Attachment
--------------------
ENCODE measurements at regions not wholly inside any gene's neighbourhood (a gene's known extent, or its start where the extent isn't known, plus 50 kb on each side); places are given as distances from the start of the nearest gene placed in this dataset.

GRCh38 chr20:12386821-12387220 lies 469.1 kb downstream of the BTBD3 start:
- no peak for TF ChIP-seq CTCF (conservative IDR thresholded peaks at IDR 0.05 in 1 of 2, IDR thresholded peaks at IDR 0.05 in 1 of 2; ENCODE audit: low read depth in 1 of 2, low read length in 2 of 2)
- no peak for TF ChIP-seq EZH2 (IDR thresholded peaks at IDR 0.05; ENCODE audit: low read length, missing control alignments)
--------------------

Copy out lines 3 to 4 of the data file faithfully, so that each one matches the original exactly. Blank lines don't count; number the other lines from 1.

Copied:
- no peak for TF ChIP-seq CTCF (conservative IDR thresholded peaks at IDR 0.05 in 1 of 2, IDR thresholded peaks at IDR 0.05 in 1 of 2; ENCODE audit: low read depth in 1 of 2, low read length in 2 of 2)
- no peak for TF ChIP-seq EZH2 (IDR thresholded peaks at IDR 0.05; ENCODE audit: low read length, missing control alignments)